[18] Ansari I, Pokhrel Y. Culture proven bacterial meningitis in children: Agents, clinical profile and outcome. Kathmandu Univ Med J (KUMJ) 2011; 9(33): 36-40. [KUMJ].
[19] Kelly DF, Thorson S, Maskey M, et al. The burden of vaccine-preventable invasive bacterial infections and pneumonia in children admitted to hospital in urban Nepal. Int J Infect Dis 2011; 15(1): e17-23.
[20] Pandey P, Jha B, Shrestha A. Etiology of meningitis from patients suspected of meningitis attending tribhuvan university teaching hospital, kathmandu, nepal. Current Research in Microbiology 2015; 6(2): 21-30.
[21] Gray LD, Fedorko DP. Laboratory diagnosis of bacterial meningitis. Clin Microbiol Rev 1992; 5(2): 130-45.
[22] Giri A, Arjyal A, Koirala S, et al. Aetiologies of central nervous system infections in adults in Kathmandu, Nepal: A prospective hospital-based study. Sci Rep 2013; 3: 2382.
[23] VanDemark M. Acute bacterial meningitis: Current review and treatment update. Crit Care Nurs Clin North Am 2013; 25(3): 351-61.
[24] Williams EJ, Thorson S, Maskey M, et al. Hospital-based surveillance of invasive pneumococcal disease among young children in urban Nepal. Clin Infect Dis 2009; 48(Suppl. 2): S114-22.
[25] Shah AS, Knoll MD, Sharma PR, et al. Invasive pneumococcal disease in kanti children’s hospital, nepal, as observed by the South Asian Pneumococcal Alliance network. Clin Infect Dis 2009; 48(Suppl. 2): S123-8.
[26] Mohammed I, Iliyasu G, Habib AG. Emergence and control of epidemic meningococcal meningitis in sub-Saharan Africa. Pathog Glob Health 2017; 111(1): 1-6.
[27] Caugant DA, Kristiansen PA, Wang X, et al. Molecular characterization of invasive meningococcal isolates from countries in the African meningitis belt before introduction of a serogroup A conjugate vaccine. PLoS One 2012; 7(9)e46019
[28] CDC. Epidemic meningococcal disease: recommendations for travelers to Nepal. MMWR Morb Mortal Wkly Rep 1985; 08;34(9): 119-20. 25
[29] Moore PS, Reeves MW, Schwartz B, Gellin BG, Broome CV. Intercontinental spread of an epidemic group A Neisseria meningitidis strain. Lancet 1989; 2(8657): 260-3.
[30] Tuladhar R. Comparative evaluation of microscopic and cultural examination in bacterial meningitis among the patients attending Kanti Children Hospital [M.Sc dissertation]. 2007.
[31] Shrestha P, Shrestha NK, Giri S. Rapid recovery following fulminant meningococcemia complicated by myocarditis in a 15-year-old Nepalese girl: A case report. Int Med Case Rep J 2013; 6: 33-6.
[32] Mani R, Pradhan S, Nagarathna S, Wasiulla R, Chandramuki A. Bacteriological profile of community acquired acute bacterial meningitis: A ten-year retrospective study in a tertiary neurocare centre in South India. Indian J Med Microbiol 2007; 25(2): 108-14.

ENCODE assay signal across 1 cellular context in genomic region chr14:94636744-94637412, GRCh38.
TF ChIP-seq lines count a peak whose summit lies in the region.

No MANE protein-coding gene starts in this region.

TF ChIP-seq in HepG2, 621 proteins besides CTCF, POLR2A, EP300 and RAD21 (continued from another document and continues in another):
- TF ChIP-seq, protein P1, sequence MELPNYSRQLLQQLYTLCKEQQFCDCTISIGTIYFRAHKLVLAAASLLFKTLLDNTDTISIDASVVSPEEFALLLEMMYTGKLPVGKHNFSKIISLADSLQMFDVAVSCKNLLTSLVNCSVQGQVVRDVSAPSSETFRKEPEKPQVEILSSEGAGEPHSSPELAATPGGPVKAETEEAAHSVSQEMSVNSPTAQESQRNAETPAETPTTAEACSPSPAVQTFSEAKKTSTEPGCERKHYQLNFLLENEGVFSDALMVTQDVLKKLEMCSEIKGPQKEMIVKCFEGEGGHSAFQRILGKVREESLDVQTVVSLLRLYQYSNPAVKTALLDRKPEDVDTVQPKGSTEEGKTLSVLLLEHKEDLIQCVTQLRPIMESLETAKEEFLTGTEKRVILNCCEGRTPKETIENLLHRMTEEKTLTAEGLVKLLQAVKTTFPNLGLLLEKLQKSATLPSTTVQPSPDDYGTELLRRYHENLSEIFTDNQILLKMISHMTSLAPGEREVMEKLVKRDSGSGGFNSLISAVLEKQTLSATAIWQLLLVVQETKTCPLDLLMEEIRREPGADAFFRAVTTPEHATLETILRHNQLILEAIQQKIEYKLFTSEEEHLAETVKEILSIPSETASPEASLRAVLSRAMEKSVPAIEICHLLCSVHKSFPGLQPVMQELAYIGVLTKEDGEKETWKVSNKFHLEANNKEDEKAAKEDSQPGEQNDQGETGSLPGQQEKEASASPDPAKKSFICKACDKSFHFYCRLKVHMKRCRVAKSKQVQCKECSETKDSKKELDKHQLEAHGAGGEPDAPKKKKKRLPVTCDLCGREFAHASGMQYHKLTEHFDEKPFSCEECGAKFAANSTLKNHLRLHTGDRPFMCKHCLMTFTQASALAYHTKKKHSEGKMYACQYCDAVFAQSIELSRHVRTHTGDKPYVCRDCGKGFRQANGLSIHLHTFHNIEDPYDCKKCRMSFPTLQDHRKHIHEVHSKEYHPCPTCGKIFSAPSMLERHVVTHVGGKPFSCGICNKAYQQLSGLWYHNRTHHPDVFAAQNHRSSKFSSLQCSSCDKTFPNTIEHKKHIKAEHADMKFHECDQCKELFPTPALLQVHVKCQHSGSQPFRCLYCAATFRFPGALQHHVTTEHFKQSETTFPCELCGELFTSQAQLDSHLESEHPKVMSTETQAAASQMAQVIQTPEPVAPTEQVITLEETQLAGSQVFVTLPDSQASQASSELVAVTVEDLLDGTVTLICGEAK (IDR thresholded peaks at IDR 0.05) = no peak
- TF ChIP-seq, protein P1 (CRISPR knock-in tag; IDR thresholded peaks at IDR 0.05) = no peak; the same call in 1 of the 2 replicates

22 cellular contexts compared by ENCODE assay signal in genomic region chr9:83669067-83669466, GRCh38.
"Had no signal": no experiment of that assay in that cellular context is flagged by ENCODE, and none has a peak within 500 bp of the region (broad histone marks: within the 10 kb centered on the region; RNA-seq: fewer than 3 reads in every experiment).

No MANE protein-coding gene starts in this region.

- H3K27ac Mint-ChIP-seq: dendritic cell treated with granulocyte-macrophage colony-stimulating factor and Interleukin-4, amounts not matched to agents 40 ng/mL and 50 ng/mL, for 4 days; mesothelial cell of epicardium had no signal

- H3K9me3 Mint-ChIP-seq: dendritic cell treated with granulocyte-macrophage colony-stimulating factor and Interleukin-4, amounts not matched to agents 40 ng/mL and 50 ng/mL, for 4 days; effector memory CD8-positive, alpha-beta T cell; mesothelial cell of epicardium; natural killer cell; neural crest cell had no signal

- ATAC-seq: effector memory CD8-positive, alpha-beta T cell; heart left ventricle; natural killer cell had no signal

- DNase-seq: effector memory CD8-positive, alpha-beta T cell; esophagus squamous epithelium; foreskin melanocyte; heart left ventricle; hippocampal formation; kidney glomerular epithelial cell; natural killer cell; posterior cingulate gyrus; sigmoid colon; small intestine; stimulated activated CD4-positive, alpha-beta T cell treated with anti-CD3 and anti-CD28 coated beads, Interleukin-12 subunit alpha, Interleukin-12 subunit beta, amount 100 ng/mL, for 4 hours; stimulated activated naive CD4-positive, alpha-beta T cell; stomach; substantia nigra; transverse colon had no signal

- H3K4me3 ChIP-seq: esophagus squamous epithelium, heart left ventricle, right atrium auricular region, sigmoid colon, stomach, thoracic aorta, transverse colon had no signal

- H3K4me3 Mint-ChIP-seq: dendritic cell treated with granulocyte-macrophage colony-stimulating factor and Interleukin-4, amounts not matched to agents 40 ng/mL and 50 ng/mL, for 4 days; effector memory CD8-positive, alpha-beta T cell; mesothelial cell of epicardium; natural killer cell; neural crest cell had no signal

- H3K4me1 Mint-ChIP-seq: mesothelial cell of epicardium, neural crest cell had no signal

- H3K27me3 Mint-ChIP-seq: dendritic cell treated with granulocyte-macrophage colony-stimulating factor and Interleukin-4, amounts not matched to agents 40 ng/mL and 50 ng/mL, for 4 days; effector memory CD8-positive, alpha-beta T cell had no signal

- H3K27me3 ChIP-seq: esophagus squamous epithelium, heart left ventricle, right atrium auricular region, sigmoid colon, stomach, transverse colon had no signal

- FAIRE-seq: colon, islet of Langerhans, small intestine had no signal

[33] Chinchankar N, Mane M, Bhave S, et al. Diagnosis and outcome of acute bacterial meningitis in early childhood. Indian Pediatr 2002; 39(10): 914-21.
[34] Farag HF, Abdel-Fattah MM, Youssri AM. Epidemiological, clinical and prognostic profile of acute bacterial meningitis among children in Alexandria, Egypt. Indian J Med Microbiol 2005; 23(2): 95-101.
[35] Townsend SM, Pollack HA, Gonzalez-Gomez I, Shimada H, Badger JL. Citrobacter koseri brain abscess in the neonatal rat: Survival and replication within human and rat macrophages. Infect Immun 2003; 71(10): 5871-80.
[36] Choi C. Bacterial meningitis in aging adults. Clin Infect Dis 2001; 33(8): 1380-5.
[37] Guerra-Silveira F, Abad-Franch F. Sex bias in infectious disease epidemiology: Patterns and processes. PLoS One 2013; 8(4)e62390
[38] Shultz TR, Tapsall JW, White PA, et al. Chloramphenicol-resistant Neisseria meningitidis containing catP isolated in Australia. J Antimicrob Chemother 2003; 52(5): 856-9.
[39] Galimand M, Gerbaud G, Guibourdenche M, Riou JY, Courvalin P. High-level chloramphenicol resistance in Neisseria meningitidis. N Engl J Med 1998; 339(13): 868-74.
[40] Rosenstein NE, Perkins BA, Stephens DS, Popovic T, Hughes JM. Meningococcal disease. N Engl J Med 2001; 344(18): 1378-88.
[41] Gorla MC, Pinhata JMW, Dias UJ, de Moraes C, Lemos AP. Surveillance of antimicrobial resistance in Neisseria meningitidis strains isolated from invasive cases in Brazil from 2009 to 2016. J Med Microbiol 2018; 67(6): 750-6.